# What is the orgin of Gauss' law?

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• feynman1
In summary, the discovery of Gauss' law was a combination of both theory and experiment. While it was initially formulated by Lagrange and Gauss in the context of attraction of ellipsoids, it was later generalized to include electrostatic and dynamic E-fields. Its derivation can be attributed to both experimental measurements and theoretical calculations. However, it is debated whether it should be considered a purely theoretical or experimental discovery. Additionally, it is worth noting that many named laws are not actually named after their first formulator.
feynman1
Was Gauss' law originally derived from theory or discovered by experiment?

Experiment, otherwise known as Coulomb's law.

pinball1970 and (deleted member)
The answer is both theory and experiment:

It all starts with the experimental discovery of Coulomb's law but then it requires some mathematical processing in which we use Gauss's theorem (which is a theorem of vector calculus more widely known as divergence theorem) to show that if ##\vec{E}## is the field we get by integrating Coulomb's law that is ##\vec{E}=\int \frac{\vec{r}-\vec{r'}}{|\vec{r}-\vec{r'}|^3}\rho(\vec{r'})d^3\vec{r'}## then it satisfies $$\oint_{A} \vec{E}\cdot \vec{dA}=\frac{q_{enclosed}}{\epsilon_0}$$ for any closed surface A.

For more details check https://en.wikipedia.org/wiki/Gauss's_law#Relation_to_Coulomb's_law

After that we generalize this result to include not only electrostatic E-field but time-varying (dynamic)E-field.

Last edited:
etotheipi, vanhees71 and feynman1
"Was Gauss' law originally derived from theory or discovered by experiment?"
I take your question to be about history, where it is difficult to be sure.

Wikipedia says:
"The (Gauss) law was first[1] formulated by Joseph-Louis Lagrange in 1773,[2] followed by Carl Friedrich Gauss in 1813,[3] both in the context of the attraction of ellipsoids."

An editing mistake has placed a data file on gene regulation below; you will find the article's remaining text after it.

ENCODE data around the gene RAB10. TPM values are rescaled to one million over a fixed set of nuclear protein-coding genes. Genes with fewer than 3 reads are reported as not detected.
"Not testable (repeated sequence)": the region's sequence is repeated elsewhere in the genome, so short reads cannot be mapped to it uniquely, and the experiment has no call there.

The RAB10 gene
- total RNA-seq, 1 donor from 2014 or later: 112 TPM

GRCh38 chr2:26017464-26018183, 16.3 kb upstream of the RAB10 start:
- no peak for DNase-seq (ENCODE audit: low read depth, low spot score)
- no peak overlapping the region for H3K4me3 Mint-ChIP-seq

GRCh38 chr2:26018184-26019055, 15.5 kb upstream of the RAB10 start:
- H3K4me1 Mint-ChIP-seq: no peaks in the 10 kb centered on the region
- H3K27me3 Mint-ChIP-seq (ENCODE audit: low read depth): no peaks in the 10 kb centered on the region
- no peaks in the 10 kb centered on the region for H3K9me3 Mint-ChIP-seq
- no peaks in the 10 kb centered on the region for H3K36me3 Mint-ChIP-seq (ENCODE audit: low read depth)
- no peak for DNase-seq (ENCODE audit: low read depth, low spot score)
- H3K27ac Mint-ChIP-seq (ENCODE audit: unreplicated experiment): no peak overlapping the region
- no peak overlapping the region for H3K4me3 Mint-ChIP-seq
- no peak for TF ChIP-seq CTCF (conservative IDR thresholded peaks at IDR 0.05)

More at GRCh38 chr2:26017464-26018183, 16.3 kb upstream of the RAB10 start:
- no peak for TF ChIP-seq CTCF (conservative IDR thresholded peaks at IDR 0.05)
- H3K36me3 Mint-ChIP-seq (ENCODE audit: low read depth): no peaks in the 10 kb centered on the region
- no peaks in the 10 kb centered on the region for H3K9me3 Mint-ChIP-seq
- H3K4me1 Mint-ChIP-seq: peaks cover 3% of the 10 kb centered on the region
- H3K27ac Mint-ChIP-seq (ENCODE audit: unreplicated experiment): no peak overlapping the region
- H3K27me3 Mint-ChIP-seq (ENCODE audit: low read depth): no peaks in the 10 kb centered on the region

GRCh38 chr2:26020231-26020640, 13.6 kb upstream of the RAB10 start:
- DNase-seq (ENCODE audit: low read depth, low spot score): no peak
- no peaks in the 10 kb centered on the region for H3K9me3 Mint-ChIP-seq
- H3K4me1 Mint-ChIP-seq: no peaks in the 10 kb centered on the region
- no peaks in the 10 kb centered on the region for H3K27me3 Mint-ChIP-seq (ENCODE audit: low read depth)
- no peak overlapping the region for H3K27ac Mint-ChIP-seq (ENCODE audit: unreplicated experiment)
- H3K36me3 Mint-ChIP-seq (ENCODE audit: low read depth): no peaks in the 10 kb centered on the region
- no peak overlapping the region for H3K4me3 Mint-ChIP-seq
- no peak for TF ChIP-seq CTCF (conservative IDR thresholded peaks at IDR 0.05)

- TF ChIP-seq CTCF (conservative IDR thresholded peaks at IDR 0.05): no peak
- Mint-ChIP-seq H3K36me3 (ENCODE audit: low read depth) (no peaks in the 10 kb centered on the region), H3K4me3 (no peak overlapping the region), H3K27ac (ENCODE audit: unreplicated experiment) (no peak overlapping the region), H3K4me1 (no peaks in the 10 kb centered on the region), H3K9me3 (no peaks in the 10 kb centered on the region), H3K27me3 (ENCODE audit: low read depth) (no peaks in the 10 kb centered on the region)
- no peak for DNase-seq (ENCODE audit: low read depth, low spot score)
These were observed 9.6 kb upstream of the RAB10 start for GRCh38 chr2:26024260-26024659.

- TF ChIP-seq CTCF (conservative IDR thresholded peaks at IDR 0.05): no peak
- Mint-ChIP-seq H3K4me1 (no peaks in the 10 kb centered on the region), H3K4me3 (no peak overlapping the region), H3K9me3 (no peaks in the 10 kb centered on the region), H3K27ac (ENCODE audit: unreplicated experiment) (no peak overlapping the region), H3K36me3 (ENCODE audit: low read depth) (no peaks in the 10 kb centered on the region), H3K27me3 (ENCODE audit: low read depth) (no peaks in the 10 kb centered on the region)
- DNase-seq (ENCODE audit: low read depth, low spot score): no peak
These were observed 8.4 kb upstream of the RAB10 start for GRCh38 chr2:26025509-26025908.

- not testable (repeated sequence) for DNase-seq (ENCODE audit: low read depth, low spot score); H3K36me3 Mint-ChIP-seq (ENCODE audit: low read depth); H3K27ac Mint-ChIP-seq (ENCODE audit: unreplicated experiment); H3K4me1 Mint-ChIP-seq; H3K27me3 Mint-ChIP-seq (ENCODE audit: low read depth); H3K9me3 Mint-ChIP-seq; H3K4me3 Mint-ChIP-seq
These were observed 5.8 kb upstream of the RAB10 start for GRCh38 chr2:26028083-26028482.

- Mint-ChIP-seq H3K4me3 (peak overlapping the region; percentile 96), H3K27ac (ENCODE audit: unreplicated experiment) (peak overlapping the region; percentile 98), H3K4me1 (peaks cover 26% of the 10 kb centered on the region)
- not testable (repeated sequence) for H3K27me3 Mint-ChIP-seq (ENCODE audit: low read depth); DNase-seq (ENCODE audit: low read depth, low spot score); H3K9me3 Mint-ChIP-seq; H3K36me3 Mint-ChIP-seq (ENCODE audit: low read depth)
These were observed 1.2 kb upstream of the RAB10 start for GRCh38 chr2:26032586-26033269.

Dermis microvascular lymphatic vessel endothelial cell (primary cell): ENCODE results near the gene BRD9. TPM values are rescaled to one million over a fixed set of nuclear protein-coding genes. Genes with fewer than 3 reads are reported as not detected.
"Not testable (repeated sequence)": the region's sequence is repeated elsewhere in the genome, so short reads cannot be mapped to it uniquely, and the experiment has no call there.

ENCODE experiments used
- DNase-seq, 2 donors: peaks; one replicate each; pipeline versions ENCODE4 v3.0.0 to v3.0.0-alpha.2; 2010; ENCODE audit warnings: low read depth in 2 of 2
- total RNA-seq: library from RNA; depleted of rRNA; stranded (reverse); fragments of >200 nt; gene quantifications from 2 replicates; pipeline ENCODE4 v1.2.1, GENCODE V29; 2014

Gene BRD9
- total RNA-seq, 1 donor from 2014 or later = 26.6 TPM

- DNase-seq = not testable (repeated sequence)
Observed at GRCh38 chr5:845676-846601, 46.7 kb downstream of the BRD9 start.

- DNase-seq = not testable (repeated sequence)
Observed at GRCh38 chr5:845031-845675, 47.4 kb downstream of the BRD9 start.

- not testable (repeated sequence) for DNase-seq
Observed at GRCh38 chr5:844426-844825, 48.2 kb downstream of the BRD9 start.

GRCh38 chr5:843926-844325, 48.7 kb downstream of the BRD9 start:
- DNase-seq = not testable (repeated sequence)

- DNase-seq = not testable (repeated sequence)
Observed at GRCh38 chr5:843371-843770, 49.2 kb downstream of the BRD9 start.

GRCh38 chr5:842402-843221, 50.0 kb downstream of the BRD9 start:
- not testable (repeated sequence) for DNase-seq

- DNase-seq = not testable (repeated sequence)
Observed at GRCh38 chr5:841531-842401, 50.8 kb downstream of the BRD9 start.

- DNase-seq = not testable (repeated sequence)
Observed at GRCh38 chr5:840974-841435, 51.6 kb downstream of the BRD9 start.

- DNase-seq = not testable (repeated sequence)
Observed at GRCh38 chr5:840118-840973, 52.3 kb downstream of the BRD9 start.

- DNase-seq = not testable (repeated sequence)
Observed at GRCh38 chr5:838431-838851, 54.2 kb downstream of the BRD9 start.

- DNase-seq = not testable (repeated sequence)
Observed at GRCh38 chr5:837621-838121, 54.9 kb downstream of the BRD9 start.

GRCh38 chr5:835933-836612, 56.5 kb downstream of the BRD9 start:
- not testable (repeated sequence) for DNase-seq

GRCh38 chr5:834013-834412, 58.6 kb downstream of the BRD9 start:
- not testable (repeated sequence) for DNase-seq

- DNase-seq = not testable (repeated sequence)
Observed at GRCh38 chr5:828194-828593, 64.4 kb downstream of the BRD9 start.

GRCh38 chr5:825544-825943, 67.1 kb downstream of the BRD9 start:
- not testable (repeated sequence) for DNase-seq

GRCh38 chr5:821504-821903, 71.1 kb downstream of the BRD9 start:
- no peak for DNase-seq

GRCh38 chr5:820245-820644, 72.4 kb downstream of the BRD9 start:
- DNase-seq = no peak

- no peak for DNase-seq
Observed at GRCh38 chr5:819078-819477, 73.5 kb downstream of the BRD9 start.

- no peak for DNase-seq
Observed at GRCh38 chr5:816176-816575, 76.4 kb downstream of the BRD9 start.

This suggests its derivation was more about any 1/r^2 force. It's a matter of taste whether that is called 'experiment' or 'theory'. I am pretty sure that Gauss's law in its integral form was derived without recourse to experimental measurement of E_normal around a closed surface.

The dates overlap Coulomb:

"The quantity of electrostatic force between stationary charges is always described by Coulomb's law.[4] The law was first published in 1785 by French physicist Charles-Augustin de Coulomb."

One interesting note: Almost no named law is named for its first formulator. Next time, be second.

feynman1
"The Tortured History of Gauss's Law"
of Spencer Ross,
that asserts the origin of Gauss law is due to J.Priestly (1733-1804).
Ssnow

Delta2 and feynman1
Ssnow said:
"The Tortured History of Gauss's Law"
of Spencer Ross,
that asserts the origin of Gauss law is due to J.Priestly (1733-1804).
Ssnow
thanks but all I see is an aps meeting abtract, is there a paper?

feynman1 said:
thanks but all I see is an aps meeting abtract, is there a paper?
Hi, I asked directly to the author, I am waiting ...
Ssnow

vanhees71 and feynman1
Ssnow said:
Hi, I asked directly to the author, I am waiting ...
Ssnow
look forward to it!

vanhees71 and Ssnow

## 1. What is Gauss' law?

Gauss' law is a fundamental law in the field of electromagnetism that relates the electric flux through a closed surface to the charge enclosed by that surface. It is named after the German mathematician and physicist Carl Friedrich Gauss.

## 2. What is the origin of Gauss' law?

The origin of Gauss' law can be traced back to the 19th century when Carl Friedrich Gauss first formulated the law in his work on mathematical physics. He developed the law as a way to mathematically describe the relationship between electric charges and electric fields.

## 3. How does Gauss' law work?

Gauss' law states that the electric flux through a closed surface is equal to the charge enclosed by that surface divided by the permittivity of free space. This means that the electric field at a point is directly proportional to the charge at that point and inversely proportional to the distance from the charge.

## 4. What is the significance of Gauss' law?

Gauss' law is significant because it is one of the four Maxwell's equations that form the basis of classical electromagnetism. It allows us to mathematically describe the behavior of electric charges and electric fields, and is essential in understanding and predicting the behavior of various electrical systems.

## 5. How is Gauss' law used in practical applications?

Gauss' law is used in many practical applications, including designing electrical circuits, calculating the electric field inside and outside of conductors, and analyzing the behavior of charged particles in electric fields. It is also used in the development of technologies such as capacitors, transformers, and electric motors.

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